Managing foot pain

By Dr. Shane Drakes

Foot pain is a very common complaint, especially in older persons. It is a significant cause of limited mobility, making it difficult to perform activities of daily living and hindering sports participation.

The foot is a complex region which is important for bearing the weight of the body and for locomotion. Multiple bones (tarsals, metatarsals and phalanges) and joints give the foot its shape and multiple ligaments help to maintain the stability of the foot. The muscles and tendons in the foot are crucial for movement. The tendons also assist the ligaments with maintenance of the arches of the foot. The foot is divided into three distinct regions- rear foot, midfoot and forefoot.

There are multiple causes of foot pain and we will consider some of the common ones according to the anatomical region involved:

  • Rear foot- plantar fasciitis
  • Midfoot- midfoot joint impingement/arthritis
  • Forefoot- disorders of the region of the hallux (big toe)

The plantar fascia originates on the calcaneus (heel bone) and attaches to the toes and is a very important structure. It provides support for the arch of the foot and plays a role in shock absorption while walking and running. Overuse can initiate a degenerative process at the attachment of the plantar fascia to the calcaneus. This causes gradual onset of pain in the heel, initially worst in the morning and getting better with activity. As the condition worsens, pain may be more constant and worsen with activity. Risk factors for this condition include:

  • Flat feet or high arches
  • Repetitive sporting activities
  • Abnormal lower limb biomechanics
  • Excessive walking
  • Inappropriate footwear
  • Obesity

The midfoot forms the top of the arch of the foot and is susceptible to problems, if the arch sags or collapses. If the arch collapses, the normal relationship of the bones is lost and there is abnormal contact between them (impingement). If this happens repeatedly over a period of years, joint damage occurs and leads to arthritis in that region. Symptoms would include pain with walking, running, or other weight-bearing activities which generally grows worse throughout the day. The pain can be felt on the outside or inside of the midfoot initially and later may be present across the entire region. Swelling may also be present in the affected area. Risk factors for these problems include:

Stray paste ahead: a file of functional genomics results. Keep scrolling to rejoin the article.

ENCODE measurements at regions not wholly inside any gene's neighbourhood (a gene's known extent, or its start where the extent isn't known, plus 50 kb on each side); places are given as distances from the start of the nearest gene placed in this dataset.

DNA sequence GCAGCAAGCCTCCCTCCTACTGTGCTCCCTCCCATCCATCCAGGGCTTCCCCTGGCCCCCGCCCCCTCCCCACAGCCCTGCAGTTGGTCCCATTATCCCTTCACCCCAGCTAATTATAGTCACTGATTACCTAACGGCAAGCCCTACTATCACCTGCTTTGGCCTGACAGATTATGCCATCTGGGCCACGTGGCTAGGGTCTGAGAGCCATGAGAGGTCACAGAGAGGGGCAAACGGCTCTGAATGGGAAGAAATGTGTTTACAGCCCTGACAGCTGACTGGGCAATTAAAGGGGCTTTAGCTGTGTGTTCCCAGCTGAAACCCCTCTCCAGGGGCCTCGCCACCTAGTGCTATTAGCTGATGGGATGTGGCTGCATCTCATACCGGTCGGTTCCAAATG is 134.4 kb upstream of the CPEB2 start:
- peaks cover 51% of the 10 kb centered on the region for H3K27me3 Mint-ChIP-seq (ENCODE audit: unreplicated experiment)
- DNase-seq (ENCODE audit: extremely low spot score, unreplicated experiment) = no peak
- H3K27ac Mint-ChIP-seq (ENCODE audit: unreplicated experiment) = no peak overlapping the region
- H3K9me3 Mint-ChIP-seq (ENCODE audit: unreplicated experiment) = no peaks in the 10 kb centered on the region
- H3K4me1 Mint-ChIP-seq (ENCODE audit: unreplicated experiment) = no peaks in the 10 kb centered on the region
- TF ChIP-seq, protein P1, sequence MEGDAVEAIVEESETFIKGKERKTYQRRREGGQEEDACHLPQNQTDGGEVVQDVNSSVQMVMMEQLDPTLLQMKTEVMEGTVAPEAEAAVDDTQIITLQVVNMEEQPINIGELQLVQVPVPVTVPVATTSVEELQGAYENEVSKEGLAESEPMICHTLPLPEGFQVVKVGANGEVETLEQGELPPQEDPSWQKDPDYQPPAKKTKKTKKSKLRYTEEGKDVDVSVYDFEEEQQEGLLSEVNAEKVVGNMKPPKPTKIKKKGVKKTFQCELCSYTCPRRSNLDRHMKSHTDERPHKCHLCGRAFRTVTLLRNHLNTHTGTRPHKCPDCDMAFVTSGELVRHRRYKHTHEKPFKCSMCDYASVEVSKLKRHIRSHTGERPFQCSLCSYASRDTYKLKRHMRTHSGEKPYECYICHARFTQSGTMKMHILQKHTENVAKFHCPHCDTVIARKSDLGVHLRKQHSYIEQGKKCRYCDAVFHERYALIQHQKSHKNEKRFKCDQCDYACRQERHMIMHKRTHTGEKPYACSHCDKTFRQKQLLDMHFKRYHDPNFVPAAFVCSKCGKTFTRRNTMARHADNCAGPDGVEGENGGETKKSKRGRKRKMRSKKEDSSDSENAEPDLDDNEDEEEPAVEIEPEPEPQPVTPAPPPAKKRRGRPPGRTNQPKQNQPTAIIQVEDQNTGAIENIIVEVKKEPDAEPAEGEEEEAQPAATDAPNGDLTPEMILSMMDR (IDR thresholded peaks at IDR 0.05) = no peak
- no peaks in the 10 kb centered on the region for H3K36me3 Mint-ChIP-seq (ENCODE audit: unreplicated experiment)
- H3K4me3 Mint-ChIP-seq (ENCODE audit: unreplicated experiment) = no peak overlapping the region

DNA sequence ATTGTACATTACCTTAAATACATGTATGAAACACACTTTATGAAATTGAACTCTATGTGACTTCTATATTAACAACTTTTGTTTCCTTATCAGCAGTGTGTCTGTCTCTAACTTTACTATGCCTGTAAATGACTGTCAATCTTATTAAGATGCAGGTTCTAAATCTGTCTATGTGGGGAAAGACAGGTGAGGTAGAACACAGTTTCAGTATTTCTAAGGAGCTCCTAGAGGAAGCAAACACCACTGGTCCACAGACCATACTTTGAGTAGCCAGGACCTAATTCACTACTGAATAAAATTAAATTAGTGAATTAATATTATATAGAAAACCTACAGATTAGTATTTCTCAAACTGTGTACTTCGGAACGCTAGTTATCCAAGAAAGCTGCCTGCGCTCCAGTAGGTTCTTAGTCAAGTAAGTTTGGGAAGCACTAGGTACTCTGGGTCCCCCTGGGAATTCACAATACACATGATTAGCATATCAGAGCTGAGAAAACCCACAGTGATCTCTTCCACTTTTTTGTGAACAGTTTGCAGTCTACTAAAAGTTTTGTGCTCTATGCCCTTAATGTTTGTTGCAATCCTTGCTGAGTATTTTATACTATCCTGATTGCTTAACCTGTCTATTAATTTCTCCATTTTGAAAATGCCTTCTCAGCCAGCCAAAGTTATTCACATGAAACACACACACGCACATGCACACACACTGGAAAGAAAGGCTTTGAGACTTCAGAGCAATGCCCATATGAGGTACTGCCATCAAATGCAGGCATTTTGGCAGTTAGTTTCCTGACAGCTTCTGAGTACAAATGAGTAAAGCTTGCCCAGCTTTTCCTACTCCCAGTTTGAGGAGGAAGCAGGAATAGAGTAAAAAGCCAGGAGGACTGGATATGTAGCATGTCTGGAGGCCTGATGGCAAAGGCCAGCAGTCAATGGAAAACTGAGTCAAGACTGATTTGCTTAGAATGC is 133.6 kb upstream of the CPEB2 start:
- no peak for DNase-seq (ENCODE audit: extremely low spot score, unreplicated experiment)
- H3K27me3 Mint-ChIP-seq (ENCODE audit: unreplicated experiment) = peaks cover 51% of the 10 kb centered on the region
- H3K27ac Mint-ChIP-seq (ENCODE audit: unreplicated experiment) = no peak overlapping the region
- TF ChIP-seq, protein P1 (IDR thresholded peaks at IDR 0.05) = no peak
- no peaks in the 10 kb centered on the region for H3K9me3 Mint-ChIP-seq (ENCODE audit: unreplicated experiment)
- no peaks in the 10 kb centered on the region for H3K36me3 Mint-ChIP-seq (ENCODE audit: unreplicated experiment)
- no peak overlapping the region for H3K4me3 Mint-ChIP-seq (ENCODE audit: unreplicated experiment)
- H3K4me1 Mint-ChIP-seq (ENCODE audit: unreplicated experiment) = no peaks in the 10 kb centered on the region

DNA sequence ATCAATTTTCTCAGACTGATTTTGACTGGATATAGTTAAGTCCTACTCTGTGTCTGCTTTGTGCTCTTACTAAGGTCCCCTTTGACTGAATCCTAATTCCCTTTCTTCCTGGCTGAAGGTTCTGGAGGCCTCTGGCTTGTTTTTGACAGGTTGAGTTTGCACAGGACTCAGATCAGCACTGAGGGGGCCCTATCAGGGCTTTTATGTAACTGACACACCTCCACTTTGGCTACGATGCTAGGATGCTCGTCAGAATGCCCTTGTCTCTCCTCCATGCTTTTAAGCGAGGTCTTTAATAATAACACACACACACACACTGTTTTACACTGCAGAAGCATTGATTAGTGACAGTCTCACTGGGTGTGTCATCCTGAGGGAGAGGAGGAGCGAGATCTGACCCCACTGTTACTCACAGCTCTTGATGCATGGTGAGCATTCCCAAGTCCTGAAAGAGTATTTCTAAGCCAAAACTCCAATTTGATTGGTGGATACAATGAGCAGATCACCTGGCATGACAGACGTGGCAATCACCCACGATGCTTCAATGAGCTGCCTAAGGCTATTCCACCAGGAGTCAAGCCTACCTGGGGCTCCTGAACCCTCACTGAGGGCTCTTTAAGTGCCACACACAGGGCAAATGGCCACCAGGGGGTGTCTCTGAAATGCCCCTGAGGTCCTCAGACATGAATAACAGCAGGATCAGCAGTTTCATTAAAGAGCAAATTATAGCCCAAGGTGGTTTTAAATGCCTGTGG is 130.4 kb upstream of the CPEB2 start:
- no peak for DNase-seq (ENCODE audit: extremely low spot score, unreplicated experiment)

• Age
  • Overweight
  • Tight calf muscles
  • History of tendinopathy contributing to a collapsed arch
  • Overuse
  • Poor footwear

Many of the causes of forefoot pain affect the region of the hallux, especially the area of the first  metatarsophalangeal (MTP) joint. These are mostly caused by overuse except for first MTP joint sprain (“turf toe”) which is caused by forced hyperextension at the joint. This leads to pain, swelling and tenderness and painful or restricted range of motion at the joint. Other causes of pain in this area include hallux limitus and hallux valgus (bunion). In hallux limitus, there is restriction of dorsiflexion (bending upward) at the first MTP joint due to development of osteoarthritis. This leads to gait abnormality and the condition may progress to “hallux rigidus” where there is complete restriction of movement. Hallux valgus refers to deviation of the big toe towards the other toes. Osteoarthritic changes occur over time and may become severe enough to restrict joint range of motion. There is also pain over the 1st MTP joint with pressure from shoes. Risk factors for these two conditions include:

  • Trauma
  • Biomechanical abnormalities
  • Tight shoes (hallux valgus)

The rehabilitation/sports medicine physician plays a vital role in the management of foot pain. This begins with a comprehensive evaluation to diagnose the cause of the pain. In some cases, imaging such as x-rays, ultrasound or MRI may be needed to confirm the diagnosis. Once the condition is diagnosed, patient education can begin and the individualized treatment plan can be created. This will usually include an exercise program which may be led by a physical therapist or by the patient. Pain control is essential and this is achieved by avoiding aggravating activities and use of oral or injected medications as necessary. The use of heel lifts, heel cups, orthotics or change of footwear may be required. In cases where indicated, a referral for surgery is made.

Foot pain which is not improving after a short period of relative rest and pain medications or which is worsening should be evaluated. This will help accelerate the process of returning to optimal physical function.


(Dr. Shane Drakes is a Specialist in Physical Medicine & Rehabilitation and Sports Medicine. He can be contacted at